Murray J. McAllister, PsyD
Murray J. McAllister, PsyD, is the editor and founder of the Institute for Chronic Pain (ICP). The ICP is an educational and public policy think tank. Its mission is to lead the field in making pain management more empirically supported. Additionally, the ICP provides Academic quality information on chronic pain that is approachable to patients and their families. Dr. McAllister is also the clinical director of pain services for Courage Kenny Rehabilitation Institute (CKRI), part of Allina Health, in Minneapolis, MN. Among other services, CKRI provides chronic pain rehabilitation services on a residential and outpatient basis.
Last month, the United States Food & Drug Administration (FDA) issued a warning on the safety of epidural steroid injections for back and neck pain. Epidural steroid injections, they said, “may result in rare but serious adverse events, including loss of vision, stroke, paralysis, and death.” They advised providers who perform epidural steroid injections and their patients to discuss these risks prior to making the decision to undergo the procedure.
We are pleased to announce that the Institute for Chronic Pain website and blog has obtained Health On the Net Foundation (HONcode) certification. HONcode certification indicates that the reporting of health-related information on our sites complies with the Ethical Code of Conduct of the Health On the Net Foundation. You can find their seal at the footer of our website pages and the sidebar of our blog.
The Health on the Net Foundation is a non-governmental organization that provides certification to health information websites. They are the “oldest and most used ethical and trustworthy code for medical and health related information on the internet.”
Author: Murray J. McAllister, PsyD
Date of last modification: 4-24-2014
It’s an interesting fact about the field of chronic pain management that there is a safe and effective alternative to the use of opioids for chronic pain, but relatively few people know about it. The alternative to opioids is an interdisciplinary chronic pain rehabilitation program.
Correlation doesn’t imply causation. It’s a commonly expressed caution in the health sciences. What it means is that two things can tend to go together without necessarily causing each other.
It’s common to be upset when you’ve been told that you have degenerative disc disease. It’s an awful sounding diagnosis. It sounds like you have a disease that is deteriorating your spine. And on top of it all, it doesn’t sound like there’s much you can do about it. The spine, it seems, is inevitably degenerating.
What is your relationship to your chronic pain? At first thought, it seems like an odd question. But, if we stop to reflect on it, couldn’t we have a relationship to pain? Don’t you already have one?
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Author: Murray J. McAllister, PsyD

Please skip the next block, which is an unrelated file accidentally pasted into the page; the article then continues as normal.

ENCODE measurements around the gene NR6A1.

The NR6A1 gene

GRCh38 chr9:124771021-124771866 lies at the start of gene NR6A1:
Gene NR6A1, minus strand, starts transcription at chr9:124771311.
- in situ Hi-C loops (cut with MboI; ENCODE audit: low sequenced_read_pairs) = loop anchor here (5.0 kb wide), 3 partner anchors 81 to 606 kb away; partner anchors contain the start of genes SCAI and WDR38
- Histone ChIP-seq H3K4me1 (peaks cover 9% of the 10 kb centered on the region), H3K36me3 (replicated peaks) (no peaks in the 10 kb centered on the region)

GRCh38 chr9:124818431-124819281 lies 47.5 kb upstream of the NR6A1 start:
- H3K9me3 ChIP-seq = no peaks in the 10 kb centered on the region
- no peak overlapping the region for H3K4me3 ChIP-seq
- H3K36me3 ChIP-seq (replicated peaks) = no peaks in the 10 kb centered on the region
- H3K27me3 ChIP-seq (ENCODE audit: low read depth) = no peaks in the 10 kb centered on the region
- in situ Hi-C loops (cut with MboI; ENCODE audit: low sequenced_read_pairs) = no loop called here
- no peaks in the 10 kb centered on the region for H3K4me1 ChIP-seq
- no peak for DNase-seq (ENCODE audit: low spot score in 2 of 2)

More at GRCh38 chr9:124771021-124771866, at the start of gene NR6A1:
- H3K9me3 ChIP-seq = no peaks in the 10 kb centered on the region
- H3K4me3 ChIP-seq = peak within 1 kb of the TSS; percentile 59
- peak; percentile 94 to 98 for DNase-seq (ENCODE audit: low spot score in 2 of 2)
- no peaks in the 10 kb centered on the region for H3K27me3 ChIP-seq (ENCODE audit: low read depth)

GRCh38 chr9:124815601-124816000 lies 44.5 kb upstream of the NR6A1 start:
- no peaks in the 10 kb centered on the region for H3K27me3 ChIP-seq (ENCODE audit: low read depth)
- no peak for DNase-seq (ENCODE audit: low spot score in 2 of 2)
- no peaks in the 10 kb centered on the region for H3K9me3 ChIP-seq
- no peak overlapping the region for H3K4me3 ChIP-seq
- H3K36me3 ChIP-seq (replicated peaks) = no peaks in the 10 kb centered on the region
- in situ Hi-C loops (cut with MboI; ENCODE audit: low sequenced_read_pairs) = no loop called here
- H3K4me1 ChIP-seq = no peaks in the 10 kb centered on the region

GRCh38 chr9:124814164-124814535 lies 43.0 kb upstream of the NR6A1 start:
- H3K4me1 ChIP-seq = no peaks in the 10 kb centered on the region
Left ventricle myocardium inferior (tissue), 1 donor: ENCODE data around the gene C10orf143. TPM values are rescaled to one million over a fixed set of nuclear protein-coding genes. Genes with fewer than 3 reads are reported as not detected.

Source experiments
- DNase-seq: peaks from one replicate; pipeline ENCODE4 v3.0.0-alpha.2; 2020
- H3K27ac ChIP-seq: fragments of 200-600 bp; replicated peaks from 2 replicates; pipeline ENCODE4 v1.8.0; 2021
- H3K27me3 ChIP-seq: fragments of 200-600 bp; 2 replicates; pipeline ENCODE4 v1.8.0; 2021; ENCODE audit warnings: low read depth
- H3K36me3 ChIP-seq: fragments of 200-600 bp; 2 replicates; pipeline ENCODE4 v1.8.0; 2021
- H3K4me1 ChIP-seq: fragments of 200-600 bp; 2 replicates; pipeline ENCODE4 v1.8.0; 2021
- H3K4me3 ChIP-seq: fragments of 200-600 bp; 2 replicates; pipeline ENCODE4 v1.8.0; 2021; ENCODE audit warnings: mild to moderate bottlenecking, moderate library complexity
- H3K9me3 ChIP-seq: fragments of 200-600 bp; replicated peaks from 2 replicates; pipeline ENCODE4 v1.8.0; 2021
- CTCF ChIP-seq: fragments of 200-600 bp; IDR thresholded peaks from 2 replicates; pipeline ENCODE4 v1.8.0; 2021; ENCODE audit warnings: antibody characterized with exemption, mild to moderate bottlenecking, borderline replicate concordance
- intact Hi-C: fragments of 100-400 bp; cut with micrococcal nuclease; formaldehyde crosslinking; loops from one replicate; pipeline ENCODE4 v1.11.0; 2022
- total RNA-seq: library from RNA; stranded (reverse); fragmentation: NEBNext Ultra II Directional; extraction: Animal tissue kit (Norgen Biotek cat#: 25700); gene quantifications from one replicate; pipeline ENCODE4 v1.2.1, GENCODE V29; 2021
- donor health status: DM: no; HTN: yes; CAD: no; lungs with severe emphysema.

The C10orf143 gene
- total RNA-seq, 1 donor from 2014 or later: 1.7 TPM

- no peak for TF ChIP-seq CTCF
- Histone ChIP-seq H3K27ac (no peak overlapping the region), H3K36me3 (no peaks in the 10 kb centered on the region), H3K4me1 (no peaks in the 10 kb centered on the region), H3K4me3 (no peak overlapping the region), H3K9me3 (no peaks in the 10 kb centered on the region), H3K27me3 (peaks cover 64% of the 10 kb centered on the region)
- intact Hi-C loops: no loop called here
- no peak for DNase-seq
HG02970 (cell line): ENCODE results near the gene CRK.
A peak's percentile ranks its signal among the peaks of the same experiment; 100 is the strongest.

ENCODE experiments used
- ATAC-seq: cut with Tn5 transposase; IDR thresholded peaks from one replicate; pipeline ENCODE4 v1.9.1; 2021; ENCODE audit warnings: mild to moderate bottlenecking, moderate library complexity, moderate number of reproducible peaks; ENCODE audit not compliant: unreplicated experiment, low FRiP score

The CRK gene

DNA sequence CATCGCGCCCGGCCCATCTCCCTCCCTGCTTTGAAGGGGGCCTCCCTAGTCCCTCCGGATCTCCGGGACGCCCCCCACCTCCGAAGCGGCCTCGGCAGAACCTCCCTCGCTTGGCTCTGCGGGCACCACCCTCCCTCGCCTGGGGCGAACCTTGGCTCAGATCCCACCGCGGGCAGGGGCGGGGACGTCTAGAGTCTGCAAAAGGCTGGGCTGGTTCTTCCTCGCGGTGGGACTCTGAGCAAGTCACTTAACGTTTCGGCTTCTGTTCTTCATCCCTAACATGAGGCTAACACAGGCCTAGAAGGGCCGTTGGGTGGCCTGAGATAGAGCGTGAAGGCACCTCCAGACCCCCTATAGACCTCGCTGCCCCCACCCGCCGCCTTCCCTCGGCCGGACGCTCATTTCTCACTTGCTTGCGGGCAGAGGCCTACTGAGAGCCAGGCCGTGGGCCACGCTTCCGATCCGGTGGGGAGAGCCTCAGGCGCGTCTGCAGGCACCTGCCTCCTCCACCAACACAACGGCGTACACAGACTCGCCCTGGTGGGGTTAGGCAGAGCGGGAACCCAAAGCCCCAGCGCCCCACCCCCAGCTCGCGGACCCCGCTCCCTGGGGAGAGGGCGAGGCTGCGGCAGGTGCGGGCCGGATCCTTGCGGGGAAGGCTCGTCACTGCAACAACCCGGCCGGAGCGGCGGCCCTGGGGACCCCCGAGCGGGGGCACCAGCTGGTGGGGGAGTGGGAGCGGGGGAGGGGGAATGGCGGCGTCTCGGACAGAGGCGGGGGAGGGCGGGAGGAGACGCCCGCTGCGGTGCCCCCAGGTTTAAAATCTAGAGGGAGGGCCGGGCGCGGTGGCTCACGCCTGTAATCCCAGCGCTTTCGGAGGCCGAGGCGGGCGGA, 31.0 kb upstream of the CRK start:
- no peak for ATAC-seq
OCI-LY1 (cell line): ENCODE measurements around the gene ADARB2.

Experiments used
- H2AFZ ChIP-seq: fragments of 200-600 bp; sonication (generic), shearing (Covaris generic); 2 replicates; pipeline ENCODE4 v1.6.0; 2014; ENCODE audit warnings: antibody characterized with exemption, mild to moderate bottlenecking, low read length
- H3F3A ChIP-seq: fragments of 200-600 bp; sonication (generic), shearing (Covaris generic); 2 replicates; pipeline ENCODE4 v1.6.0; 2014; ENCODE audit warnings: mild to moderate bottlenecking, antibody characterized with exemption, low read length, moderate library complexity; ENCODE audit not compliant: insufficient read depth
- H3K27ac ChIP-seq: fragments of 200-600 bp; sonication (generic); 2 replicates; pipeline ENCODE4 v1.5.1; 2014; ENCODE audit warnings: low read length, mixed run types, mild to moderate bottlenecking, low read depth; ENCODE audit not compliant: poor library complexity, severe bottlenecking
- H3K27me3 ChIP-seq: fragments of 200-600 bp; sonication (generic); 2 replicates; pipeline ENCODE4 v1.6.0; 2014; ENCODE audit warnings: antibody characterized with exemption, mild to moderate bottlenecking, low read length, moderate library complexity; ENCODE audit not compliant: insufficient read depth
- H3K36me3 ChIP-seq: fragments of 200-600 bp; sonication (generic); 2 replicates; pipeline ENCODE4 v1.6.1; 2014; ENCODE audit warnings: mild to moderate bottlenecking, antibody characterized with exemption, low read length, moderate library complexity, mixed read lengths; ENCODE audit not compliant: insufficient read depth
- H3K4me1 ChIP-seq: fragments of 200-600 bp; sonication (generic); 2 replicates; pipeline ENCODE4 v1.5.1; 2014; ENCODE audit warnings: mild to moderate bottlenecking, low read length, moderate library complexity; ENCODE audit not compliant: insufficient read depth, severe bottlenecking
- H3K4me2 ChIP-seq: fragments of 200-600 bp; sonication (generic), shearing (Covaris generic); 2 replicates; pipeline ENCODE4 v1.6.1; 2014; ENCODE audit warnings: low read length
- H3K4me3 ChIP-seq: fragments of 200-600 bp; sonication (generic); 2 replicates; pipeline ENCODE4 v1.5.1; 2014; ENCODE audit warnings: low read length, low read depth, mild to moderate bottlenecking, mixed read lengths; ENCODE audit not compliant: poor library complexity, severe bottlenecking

Date of last modification: 1-26-2014
It might be easy to conclude that anyone who wants to reduce the role of the profit-motive in healthcare must be either an extremist or a fool. Upon reflection, however, it becomes clear that we are experiencing an era of overtreatment in healthcare (see, for example, Dr. H. Gilbert Welch’s piece here) and one area where it is particularly apparent is in the management of chronic pain. While there are likely many causes of overtreatment, one of them surely is the profit-motive that occurs within a fee-for-service model of reimbursement.
In the last post, we looked at the influence of money on your healthcare providers’ recommendations. We saw that in a fee-for-service model of healthcare, which is the predominant model in the U.S., individual providers, clinics and hospitals get paid based on the number of patients they see and the number of procedures and tests they perform. In other words, the more patients a provider, clinic, or hospital sees or the more procedures or tests they perform, the more they get paid. As such, a fee-for-service model of healthcare incentivizes productivity – providing more care leads to making more money.
One of the more common sentiments that patients express to me is that they have come to the conclusion that money influences healthcare recommendations. After reflecting on all the years of chronic pain and all the years of failed treatments, many of which were tried multiple times, they have concluded that the business side of healthcare played too much of a role in their own care. They are now disappointed, angry, and jaded about how much they trust healthcare providers.
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Twenty some odd years ago, the American Academy of Pain Medicine and the American Pain Society, two large pain-related professional organizations, teamed up to agree upon what it means to have both chronic pain and be addicted to opioid pain…
In the last post, we began to introduce a broad definition of coping, as one’s subjective experience, or reaction, to a problem. In this post, let’s expand on this definition and explain how coming to cope better with a problem…
Stigma is a significant and persistent problem for those with chronic pain. Stigma occurs when someone is judged for having a condition that they didn't choose to have, like chronic pain. In other words, stigma is the criticism of being…
In chronic pain management, there are different types of pain clinics. Among others, there are two that seem almost diametrically opposed in their treatment of patients – even for patients with the same chronic pain conditions. One type of pain…
At first thought, it might seem crazy to accept that your pain is chronic. When I bring it up with patients, many of them tell me, not without irritation in their voice, “I’ll never give up hope of finding someone…